Australia has navigated the COVID-19 pandemic and is now in better economic shape than most countries due to a two-pronged strategy.
First, we quickly got the virus largely under control – reflecting the reality it would have been impossible to have a properly functioning economy in the face of an out-of-control epidemic. Second, we had key economic support measures, most notably JobKeeper and JobSeeker.
But with those measures ending, and Australia’s vaccination rollout only just beginning – and proceeding at half the pace of the US, UK and other European nations – the economy is still nine to 12 months from being able to truly open up.
Many sectors stuck in 2020 mode
JobKeeper and JobSeeker were always designed to be transitory measures – a way to weather the crisis. Rather than ending these measures abruptly, the federal government wisely tapered them.
Reasonable minds can differ about the timing and the extent of that taper. I (and others) have criticised the federal government for doing so too quickly. It is unwise to cut back fiscal support prematurely when accommodative monetary policy – through 0.1% short-term and three-year interest rates – is doing all the work it can.
But the economy is still far from fully recovered. As we wait to achieve widespread vaccination, sectors such as hospitality, tourism, higher education and many more are stuck in 2020 mode. Restaurants and other venues are operating at reduced capacity. Domestic tourism remains dramatically reduced from pre-pandemic levels. International students cannot return to Australia while our international borders are (rightly) closed. The list goes on.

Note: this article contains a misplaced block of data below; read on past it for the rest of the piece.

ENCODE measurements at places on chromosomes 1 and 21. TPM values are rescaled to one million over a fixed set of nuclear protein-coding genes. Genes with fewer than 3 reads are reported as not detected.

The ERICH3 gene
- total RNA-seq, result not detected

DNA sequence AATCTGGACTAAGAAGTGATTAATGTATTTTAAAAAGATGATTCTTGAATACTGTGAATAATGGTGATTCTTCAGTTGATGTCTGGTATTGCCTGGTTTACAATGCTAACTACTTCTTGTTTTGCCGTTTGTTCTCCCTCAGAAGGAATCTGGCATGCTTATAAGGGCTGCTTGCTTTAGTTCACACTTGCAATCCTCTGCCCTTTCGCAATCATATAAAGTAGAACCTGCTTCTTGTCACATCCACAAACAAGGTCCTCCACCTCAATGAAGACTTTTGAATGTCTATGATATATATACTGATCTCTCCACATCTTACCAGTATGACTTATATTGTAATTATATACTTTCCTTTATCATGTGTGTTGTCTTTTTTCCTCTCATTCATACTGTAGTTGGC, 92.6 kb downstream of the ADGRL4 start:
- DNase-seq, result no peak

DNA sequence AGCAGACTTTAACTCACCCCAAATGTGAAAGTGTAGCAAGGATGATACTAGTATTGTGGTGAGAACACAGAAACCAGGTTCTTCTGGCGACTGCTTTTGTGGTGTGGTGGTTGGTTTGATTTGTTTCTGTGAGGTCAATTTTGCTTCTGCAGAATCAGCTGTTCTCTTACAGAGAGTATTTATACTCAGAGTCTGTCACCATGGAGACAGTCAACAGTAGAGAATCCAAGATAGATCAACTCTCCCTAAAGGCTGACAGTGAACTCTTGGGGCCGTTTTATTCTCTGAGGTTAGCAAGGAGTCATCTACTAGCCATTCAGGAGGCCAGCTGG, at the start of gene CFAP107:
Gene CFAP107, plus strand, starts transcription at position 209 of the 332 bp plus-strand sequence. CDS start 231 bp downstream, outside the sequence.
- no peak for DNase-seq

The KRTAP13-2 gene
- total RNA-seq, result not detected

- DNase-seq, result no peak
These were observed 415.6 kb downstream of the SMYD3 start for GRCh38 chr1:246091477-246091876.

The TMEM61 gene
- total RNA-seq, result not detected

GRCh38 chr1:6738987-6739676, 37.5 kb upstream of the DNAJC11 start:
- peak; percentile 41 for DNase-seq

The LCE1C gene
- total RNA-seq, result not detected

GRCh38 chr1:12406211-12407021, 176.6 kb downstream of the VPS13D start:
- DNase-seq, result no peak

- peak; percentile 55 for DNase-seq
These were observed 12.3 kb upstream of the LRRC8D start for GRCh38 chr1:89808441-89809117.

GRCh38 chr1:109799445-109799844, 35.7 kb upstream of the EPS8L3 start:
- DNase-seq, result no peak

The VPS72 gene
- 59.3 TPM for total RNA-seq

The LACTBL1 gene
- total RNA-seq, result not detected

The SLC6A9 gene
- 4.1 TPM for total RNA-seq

Will unemployment spike?
Next week, with the end of JobKeeper, a new phase of the fiscal-tapering experiment begins.
Economic output is still below what it was pre-pandemic. The unemployment rate has fallen (from its peak of 7.5% last July) to 5.8%, better than some expected but still way more than the 3.5%-4.0% likely required to achieve “full employment” and get wages growing again.
Australia’s unemployment rate
- ^ proceeding at half the pace (www.afr.com)
- ^ Grattan on Friday: Morrison grapples with slow vaccine rollout, end of JobKeeper and ministerial crises (theconversation.com)
- ^ reduced capacity (www.nsw.gov.au)
- ^ dramatically reduced from pre-pandemic levels (home.kpmg)
- ^ to 5.8% (www.abs.gov.au)
- ^ ABS labour force statistics, February 2021 (www.abs.gov.au)
- ^ CC BY-NC (creativecommons.org)
- ^ 100,000 to 150,000 jobs (thenewdaily.com.au)
- ^ about 110,000 jobs (thenewdaily.com.au)
- ^ having been added in recent times (www.abs.gov.au)
- ^ Vital Signs: we'll never cut unemployment to 0%, but less than 4% should be our goal (theconversation.com)
- ^ Marginal advantage: a whiff of pork in the government's great tourist ticket lottery (theconversation.com)
Authors: Richard Holden, Professor of Economics, UNSW